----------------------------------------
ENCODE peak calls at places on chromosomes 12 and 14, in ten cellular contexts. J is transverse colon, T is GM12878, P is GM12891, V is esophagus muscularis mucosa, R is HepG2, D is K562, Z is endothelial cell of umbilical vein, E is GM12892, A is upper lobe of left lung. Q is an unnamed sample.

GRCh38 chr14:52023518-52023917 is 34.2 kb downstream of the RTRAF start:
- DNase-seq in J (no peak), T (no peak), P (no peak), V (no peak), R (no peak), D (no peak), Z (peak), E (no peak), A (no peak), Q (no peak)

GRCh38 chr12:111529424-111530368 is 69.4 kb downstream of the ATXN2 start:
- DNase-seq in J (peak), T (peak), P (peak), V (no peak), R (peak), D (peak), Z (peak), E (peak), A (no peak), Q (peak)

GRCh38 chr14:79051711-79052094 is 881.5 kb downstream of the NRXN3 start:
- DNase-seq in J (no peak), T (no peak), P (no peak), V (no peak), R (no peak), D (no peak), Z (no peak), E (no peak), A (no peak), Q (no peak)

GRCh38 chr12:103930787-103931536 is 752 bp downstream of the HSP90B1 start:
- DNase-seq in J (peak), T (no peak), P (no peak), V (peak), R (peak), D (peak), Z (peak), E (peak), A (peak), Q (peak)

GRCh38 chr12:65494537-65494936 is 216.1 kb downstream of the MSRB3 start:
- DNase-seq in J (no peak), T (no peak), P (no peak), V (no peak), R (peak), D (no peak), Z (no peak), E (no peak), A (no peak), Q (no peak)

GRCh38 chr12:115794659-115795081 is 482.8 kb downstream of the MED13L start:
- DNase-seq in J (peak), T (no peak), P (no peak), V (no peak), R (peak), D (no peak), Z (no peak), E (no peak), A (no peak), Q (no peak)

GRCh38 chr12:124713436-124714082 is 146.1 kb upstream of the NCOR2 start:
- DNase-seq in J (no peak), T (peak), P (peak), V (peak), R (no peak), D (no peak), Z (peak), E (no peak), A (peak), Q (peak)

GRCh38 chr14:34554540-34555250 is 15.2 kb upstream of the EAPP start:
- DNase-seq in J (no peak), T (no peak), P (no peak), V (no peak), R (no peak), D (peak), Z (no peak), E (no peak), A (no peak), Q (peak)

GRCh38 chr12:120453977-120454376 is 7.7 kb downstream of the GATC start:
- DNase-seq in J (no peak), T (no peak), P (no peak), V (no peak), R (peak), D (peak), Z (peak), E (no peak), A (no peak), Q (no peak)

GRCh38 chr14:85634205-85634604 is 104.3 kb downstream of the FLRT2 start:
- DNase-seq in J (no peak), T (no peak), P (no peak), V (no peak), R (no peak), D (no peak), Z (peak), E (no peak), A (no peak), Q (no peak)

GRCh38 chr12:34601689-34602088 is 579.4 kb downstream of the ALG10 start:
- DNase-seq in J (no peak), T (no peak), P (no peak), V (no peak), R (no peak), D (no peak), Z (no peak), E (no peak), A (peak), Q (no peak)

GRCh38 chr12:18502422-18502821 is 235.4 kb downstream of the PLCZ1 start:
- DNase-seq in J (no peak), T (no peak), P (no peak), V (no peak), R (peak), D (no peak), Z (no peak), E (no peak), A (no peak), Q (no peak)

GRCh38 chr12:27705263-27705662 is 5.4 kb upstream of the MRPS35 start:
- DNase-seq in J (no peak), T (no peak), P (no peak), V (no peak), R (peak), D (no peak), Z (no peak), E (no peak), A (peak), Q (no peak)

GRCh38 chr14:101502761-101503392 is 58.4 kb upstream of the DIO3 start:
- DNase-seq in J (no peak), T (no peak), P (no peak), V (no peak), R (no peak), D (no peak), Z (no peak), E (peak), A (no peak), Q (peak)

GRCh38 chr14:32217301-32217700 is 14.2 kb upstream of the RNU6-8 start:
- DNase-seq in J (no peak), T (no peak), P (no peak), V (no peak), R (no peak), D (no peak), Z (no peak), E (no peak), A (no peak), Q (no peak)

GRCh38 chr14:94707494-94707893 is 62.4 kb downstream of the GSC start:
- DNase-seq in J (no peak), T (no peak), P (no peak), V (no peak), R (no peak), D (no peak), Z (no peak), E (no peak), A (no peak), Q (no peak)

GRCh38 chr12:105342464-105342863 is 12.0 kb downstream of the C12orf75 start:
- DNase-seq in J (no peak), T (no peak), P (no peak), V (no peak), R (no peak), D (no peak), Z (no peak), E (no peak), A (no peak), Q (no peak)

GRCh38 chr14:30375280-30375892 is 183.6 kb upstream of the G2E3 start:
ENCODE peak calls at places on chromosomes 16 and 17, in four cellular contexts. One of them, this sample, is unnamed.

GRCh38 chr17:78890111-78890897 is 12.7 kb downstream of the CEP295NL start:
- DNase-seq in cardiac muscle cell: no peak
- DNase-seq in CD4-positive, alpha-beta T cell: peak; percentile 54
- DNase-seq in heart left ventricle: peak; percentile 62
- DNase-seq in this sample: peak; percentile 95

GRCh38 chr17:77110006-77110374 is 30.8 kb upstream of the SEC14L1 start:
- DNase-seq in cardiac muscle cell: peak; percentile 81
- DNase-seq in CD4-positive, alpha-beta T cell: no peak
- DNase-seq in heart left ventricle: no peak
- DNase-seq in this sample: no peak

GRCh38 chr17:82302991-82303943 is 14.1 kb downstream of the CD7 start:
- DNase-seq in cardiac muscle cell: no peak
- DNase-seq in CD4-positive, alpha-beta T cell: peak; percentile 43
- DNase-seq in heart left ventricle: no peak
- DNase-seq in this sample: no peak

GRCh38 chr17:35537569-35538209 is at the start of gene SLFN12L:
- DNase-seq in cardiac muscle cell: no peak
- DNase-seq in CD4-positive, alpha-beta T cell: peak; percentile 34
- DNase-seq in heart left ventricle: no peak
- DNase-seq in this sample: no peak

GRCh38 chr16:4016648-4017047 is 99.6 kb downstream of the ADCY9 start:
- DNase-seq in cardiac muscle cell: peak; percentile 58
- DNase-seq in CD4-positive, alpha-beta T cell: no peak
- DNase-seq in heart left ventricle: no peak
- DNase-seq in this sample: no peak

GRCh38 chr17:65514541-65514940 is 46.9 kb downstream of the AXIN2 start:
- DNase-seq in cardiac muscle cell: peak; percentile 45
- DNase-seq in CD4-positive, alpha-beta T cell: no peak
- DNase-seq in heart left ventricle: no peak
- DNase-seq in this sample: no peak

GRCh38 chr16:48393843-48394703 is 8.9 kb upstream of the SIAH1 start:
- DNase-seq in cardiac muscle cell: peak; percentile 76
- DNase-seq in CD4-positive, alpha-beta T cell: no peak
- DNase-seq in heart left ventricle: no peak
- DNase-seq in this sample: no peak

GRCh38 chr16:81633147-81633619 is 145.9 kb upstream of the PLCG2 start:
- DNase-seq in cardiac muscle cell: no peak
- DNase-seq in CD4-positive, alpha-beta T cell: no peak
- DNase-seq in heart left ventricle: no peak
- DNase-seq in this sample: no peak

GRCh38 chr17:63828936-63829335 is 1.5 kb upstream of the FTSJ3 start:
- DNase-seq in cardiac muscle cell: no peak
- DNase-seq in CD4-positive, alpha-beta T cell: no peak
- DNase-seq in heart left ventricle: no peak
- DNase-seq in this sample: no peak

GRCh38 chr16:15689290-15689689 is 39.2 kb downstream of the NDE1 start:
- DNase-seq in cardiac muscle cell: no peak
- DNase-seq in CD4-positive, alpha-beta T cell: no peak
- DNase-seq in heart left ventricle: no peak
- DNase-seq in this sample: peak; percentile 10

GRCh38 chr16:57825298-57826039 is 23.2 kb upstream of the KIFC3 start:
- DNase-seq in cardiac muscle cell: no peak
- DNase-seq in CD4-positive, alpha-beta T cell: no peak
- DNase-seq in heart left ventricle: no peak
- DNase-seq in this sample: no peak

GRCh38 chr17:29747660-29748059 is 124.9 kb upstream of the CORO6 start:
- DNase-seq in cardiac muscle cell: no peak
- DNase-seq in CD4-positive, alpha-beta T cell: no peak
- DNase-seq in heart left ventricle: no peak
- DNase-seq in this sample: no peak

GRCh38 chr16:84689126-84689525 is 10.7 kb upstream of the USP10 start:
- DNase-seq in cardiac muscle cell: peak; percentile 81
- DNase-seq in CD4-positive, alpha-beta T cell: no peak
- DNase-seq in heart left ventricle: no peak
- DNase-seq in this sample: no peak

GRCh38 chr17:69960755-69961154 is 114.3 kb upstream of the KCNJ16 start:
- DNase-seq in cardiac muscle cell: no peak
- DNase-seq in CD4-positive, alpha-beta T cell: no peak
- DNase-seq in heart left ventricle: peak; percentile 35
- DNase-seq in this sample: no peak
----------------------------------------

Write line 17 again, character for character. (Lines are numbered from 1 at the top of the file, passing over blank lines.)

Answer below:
- DNase-seq in J (no peak), T (no peak), P (no peak), V (no peak), R (no peak), D (peak), Z (no peak), E (no peak), A (no peak), Q (peak)